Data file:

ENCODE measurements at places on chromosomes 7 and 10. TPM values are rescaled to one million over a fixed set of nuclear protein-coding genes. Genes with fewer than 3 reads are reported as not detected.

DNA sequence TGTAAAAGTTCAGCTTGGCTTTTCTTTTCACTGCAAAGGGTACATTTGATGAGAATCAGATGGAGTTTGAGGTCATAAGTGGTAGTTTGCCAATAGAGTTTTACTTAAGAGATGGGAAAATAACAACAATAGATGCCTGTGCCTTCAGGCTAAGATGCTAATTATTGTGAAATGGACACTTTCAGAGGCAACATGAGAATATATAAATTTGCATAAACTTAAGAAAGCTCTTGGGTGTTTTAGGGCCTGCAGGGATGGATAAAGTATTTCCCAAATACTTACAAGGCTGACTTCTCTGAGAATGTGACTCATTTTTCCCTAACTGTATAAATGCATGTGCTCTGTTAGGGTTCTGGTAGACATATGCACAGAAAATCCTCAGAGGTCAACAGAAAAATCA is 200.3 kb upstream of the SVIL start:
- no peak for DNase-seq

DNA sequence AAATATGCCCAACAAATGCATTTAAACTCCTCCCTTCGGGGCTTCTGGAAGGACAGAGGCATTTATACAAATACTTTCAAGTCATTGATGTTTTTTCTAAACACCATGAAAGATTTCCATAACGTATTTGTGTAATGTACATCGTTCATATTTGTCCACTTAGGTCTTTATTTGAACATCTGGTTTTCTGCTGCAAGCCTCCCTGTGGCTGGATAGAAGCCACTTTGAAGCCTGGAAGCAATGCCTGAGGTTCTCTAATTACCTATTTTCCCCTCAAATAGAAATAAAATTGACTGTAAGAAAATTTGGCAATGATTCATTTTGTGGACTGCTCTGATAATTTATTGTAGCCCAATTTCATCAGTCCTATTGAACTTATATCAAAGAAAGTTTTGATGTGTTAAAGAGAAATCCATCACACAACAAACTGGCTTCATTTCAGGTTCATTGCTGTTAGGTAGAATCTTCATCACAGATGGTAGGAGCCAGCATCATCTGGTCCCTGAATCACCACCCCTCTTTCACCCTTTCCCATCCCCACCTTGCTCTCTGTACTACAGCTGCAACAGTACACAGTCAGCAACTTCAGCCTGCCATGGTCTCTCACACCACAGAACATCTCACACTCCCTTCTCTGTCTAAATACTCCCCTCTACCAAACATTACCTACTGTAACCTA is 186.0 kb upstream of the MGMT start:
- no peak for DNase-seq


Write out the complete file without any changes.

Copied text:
ENCODE measurements at places on chromosomes 7 and 10. TPM values are rescaled to one million over a fixed set of nuclear protein-coding genes. Genes with fewer than 3 reads are reported as not detected.

DNA sequence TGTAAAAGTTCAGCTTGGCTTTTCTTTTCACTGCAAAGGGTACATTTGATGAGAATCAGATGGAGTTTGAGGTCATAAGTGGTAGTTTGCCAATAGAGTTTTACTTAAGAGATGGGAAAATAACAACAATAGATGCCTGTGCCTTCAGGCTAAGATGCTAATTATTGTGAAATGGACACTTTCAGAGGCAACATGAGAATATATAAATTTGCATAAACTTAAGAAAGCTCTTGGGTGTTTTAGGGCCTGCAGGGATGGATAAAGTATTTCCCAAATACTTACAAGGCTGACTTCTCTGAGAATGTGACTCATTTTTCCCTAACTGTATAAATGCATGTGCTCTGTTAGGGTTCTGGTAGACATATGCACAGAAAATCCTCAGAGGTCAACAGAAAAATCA is 200.3 kb upstream of the SVIL start:
- no peak for DNase-seq

DNA sequence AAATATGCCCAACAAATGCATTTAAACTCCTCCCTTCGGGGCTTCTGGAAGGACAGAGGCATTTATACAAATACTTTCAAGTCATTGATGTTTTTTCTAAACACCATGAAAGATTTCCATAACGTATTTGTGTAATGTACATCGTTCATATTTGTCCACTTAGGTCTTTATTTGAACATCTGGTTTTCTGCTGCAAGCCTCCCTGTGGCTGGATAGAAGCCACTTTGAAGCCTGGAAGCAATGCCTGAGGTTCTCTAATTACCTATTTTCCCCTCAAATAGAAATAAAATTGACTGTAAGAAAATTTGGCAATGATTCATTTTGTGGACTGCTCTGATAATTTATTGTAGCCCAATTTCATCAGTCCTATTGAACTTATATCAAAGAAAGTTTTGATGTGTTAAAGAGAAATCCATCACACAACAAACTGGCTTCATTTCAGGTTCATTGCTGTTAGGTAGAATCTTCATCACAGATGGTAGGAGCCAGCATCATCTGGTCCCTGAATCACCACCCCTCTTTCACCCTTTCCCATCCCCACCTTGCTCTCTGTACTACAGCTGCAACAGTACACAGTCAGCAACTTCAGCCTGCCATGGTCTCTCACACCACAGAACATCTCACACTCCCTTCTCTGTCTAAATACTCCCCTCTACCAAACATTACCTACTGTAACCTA is 186.0 kb upstream of the MGMT start:
- no peak for DNase-seq